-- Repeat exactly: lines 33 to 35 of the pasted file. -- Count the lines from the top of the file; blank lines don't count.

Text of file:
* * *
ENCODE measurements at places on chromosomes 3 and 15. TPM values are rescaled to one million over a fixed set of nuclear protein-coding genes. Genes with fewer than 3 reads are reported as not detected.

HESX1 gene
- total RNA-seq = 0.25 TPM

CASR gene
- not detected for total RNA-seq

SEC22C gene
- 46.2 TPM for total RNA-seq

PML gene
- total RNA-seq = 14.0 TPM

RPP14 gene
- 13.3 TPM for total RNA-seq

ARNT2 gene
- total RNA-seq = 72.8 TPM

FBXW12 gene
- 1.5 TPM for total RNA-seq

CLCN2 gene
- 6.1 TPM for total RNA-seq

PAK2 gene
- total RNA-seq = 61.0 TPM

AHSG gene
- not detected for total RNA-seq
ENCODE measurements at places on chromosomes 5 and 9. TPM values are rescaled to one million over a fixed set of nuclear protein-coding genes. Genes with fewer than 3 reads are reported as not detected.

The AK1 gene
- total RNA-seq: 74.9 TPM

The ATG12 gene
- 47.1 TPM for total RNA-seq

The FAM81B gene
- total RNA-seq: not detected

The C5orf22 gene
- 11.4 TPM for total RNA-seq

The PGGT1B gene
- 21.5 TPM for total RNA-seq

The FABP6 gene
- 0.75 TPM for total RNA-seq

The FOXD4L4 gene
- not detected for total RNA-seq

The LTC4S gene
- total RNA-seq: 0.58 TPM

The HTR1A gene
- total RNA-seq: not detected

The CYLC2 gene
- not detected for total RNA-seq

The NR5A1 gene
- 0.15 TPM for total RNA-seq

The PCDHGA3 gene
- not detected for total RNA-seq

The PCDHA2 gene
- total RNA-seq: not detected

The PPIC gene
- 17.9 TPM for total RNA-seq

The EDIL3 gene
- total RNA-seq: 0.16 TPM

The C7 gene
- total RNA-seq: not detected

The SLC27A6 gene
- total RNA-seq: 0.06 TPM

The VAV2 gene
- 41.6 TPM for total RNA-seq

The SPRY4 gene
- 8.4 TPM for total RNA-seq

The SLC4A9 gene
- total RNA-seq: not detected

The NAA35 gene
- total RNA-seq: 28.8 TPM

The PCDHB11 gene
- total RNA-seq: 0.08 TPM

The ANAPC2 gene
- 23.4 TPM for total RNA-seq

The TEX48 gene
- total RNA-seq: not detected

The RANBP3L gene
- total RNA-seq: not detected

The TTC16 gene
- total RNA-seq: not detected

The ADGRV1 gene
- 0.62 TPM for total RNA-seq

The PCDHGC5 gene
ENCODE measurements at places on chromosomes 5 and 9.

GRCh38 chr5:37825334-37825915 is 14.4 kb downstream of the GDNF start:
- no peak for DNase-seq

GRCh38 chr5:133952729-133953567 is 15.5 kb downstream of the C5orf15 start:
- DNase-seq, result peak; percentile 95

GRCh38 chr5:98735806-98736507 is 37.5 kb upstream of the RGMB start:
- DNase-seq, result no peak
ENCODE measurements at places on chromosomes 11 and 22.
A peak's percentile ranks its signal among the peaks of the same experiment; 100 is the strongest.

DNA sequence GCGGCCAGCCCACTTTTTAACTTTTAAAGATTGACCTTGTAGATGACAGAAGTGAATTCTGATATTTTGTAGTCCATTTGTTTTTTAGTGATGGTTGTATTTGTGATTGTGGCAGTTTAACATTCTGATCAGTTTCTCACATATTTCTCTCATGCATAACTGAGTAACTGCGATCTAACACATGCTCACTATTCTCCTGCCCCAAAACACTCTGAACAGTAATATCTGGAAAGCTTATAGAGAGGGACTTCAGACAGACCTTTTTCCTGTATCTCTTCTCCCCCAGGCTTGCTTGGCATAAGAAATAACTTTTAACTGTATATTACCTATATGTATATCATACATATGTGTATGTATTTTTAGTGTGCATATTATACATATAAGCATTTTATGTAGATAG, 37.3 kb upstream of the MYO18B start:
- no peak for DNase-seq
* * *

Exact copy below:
The FABP6 gene
- 0.75 TPM for total RNA-seq

The FOXD4L4 gene